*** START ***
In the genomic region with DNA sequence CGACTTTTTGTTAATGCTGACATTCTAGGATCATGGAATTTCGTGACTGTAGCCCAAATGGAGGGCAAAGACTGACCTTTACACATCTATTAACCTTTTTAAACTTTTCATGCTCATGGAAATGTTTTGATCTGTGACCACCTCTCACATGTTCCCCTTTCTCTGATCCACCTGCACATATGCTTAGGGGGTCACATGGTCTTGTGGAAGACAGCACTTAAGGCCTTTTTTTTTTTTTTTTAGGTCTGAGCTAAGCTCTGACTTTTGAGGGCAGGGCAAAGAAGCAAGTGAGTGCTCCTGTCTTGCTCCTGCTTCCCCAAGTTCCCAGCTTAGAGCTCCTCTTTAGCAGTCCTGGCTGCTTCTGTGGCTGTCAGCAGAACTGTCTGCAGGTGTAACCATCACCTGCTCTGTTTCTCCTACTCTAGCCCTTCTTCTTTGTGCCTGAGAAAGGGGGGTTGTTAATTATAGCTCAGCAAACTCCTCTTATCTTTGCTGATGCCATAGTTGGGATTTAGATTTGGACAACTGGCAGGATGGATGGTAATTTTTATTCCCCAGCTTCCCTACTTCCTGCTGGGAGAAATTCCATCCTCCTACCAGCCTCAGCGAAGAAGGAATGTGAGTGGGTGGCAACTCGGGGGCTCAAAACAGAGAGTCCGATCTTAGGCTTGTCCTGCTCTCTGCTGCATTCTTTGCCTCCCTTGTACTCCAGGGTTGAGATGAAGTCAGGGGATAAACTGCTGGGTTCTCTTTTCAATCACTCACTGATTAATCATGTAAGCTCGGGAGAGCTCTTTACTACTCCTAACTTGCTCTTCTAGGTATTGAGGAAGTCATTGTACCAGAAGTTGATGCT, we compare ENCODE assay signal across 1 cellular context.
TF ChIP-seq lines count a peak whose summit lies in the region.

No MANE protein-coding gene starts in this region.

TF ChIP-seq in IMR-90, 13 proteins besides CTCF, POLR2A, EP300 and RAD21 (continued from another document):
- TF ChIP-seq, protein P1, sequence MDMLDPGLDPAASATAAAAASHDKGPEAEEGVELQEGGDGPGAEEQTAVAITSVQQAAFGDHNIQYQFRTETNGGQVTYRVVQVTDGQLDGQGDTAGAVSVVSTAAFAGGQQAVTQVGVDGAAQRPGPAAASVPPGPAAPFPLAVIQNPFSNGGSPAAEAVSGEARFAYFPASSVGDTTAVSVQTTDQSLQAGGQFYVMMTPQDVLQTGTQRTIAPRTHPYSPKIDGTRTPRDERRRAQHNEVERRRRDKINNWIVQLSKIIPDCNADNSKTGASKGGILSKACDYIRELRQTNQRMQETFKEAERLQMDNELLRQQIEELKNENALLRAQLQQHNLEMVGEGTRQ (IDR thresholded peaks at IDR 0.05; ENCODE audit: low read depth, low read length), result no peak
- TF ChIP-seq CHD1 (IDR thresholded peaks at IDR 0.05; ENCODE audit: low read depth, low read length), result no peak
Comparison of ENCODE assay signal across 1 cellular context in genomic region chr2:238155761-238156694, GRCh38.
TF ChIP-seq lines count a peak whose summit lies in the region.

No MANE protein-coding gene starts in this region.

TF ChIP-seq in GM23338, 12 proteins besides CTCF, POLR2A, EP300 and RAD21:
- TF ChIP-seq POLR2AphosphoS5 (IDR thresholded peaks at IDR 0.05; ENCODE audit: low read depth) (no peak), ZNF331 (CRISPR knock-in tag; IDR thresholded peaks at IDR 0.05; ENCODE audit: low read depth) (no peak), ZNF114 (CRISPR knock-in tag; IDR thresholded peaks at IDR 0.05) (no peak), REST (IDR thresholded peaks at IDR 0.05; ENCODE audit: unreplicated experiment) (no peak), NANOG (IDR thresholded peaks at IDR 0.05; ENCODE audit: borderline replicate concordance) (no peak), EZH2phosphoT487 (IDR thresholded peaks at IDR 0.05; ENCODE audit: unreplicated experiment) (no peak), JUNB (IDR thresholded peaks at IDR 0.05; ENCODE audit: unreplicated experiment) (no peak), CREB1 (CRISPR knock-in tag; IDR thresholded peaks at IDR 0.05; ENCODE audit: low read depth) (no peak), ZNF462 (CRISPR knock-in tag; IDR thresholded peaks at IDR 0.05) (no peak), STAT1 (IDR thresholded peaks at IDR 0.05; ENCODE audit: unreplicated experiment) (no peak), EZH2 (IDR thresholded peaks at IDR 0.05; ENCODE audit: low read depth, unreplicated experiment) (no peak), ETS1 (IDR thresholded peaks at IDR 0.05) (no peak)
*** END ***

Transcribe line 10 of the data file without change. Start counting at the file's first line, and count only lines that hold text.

TF ChIP-seq in GM23338, 12 proteins besides CTCF, POLR2A, EP300 and RAD21: